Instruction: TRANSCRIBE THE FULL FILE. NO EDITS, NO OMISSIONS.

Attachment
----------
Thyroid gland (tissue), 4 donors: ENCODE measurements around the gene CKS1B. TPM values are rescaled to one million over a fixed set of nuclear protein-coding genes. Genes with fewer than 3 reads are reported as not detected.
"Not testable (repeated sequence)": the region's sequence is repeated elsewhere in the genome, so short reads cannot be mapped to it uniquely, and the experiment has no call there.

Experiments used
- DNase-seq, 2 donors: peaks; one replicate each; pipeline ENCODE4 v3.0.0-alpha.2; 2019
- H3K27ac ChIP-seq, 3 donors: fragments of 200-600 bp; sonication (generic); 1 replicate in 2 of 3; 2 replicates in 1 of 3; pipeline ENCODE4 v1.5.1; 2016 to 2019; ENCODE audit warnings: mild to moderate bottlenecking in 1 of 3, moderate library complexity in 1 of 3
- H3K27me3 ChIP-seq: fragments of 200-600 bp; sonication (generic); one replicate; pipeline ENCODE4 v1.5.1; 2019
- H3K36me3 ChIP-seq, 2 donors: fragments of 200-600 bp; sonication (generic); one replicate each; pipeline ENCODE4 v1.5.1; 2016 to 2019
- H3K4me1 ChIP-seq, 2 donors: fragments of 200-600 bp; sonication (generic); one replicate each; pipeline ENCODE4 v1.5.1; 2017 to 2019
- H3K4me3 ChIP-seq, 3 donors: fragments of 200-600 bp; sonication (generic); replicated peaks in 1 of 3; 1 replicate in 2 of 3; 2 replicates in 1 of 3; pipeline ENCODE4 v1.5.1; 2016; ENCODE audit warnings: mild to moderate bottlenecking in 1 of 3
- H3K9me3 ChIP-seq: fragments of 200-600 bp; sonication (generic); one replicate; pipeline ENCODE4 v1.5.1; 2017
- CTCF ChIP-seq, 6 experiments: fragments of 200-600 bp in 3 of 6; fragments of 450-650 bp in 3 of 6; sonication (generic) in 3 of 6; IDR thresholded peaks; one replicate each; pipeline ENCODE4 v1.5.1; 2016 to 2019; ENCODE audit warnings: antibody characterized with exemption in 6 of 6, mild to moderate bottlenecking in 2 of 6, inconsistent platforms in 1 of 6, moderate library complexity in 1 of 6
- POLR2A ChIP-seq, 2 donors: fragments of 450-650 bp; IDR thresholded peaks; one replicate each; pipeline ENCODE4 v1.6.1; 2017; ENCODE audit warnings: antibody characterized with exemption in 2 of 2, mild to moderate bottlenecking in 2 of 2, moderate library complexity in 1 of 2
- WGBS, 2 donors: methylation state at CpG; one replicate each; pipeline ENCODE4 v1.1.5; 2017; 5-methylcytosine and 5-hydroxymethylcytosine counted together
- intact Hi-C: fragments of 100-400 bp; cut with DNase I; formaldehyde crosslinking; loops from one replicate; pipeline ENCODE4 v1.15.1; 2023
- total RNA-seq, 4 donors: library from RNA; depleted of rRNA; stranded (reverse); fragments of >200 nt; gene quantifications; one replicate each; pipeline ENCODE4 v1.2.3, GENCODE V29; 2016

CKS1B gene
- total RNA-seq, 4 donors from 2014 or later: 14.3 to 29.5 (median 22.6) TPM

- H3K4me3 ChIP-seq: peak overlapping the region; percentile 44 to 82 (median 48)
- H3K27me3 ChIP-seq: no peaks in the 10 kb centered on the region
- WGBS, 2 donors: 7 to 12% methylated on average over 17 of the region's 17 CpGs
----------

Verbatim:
Thyroid gland (tissue), 4 donors: ENCODE measurements around the gene CKS1B. TPM values are rescaled to one million over a fixed set of nuclear protein-coding genes. Genes with fewer than 3 reads are reported as not detected.
"Not testable (repeated sequence)": the region's sequence is repeated elsewhere in the genome, so short reads cannot be mapped to it uniquely, and the experiment has no call there.

Experiments used
- DNase-seq, 2 donors: peaks; one replicate each; pipeline ENCODE4 v3.0.0-alpha.2; 2019
- H3K27ac ChIP-seq, 3 donors: fragments of 200-600 bp; sonication (generic); 1 replicate in 2 of 3; 2 replicates in 1 of 3; pipeline ENCODE4 v1.5.1; 2016 to 2019; ENCODE audit warnings: mild to moderate bottlenecking in 1 of 3, moderate library complexity in 1 of 3
- H3K27me3 ChIP-seq: fragments of 200-600 bp; sonication (generic); one replicate; pipeline ENCODE4 v1.5.1; 2019
- H3K36me3 ChIP-seq, 2 donors: fragments of 200-600 bp; sonication (generic); one replicate each; pipeline ENCODE4 v1.5.1; 2016 to 2019
- H3K4me1 ChIP-seq, 2 donors: fragments of 200-600 bp; sonication (generic); one replicate each; pipeline ENCODE4 v1.5.1; 2017 to 2019
- H3K4me3 ChIP-seq, 3 donors: fragments of 200-600 bp; sonication (generic); replicated peaks in 1 of 3; 1 replicate in 2 of 3; 2 replicates in 1 of 3; pipeline ENCODE4 v1.5.1; 2016; ENCODE audit warnings: mild to moderate bottlenecking in 1 of 3
- H3K9me3 ChIP-seq: fragments of 200-600 bp; sonication (generic); one replicate; pipeline ENCODE4 v1.5.1; 2017
- CTCF ChIP-seq, 6 experiments: fragments of 200-600 bp in 3 of 6; fragments of 450-650 bp in 3 of 6; sonication (generic) in 3 of 6; IDR thresholded peaks; one replicate each; pipeline ENCODE4 v1.5.1; 2016 to 2019; ENCODE audit warnings: antibody characterized with exemption in 6 of 6, mild to moderate bottlenecking in 2 of 6, inconsistent platforms in 1 of 6, moderate library complexity in 1 of 6
- POLR2A ChIP-seq, 2 donors: fragments of 450-650 bp; IDR thresholded peaks; one replicate each; pipeline ENCODE4 v1.6.1; 2017; ENCODE audit warnings: antibody characterized with exemption in 2 of 2, mild to moderate bottlenecking in 2 of 2, moderate library complexity in 1 of 2
- WGBS, 2 donors: methylation state at CpG; one replicate each; pipeline ENCODE4 v1.1.5; 2017; 5-methylcytosine and 5-hydroxymethylcytosine counted together
- intact Hi-C: fragments of 100-400 bp; cut with DNase I; formaldehyde crosslinking; loops from one replicate; pipeline ENCODE4 v1.15.1; 2023
- total RNA-seq, 4 donors: library from RNA; depleted of rRNA; stranded (reverse); fragments of >200 nt; gene quantifications; one replicate each; pipeline ENCODE4 v1.2.3, GENCODE V29; 2016

CKS1B gene
- total RNA-seq, 4 donors from 2014 or later: 14.3 to 29.5 (median 22.6) TPM

- H3K4me3 ChIP-seq: peak overlapping the region; percentile 44 to 82 (median 48)
- H3K27me3 ChIP-seq: no peaks in the 10 kb centered on the region
- WGBS, 2 donors: 7 to 12% methylated on average over 17 of the region's 17 CpGs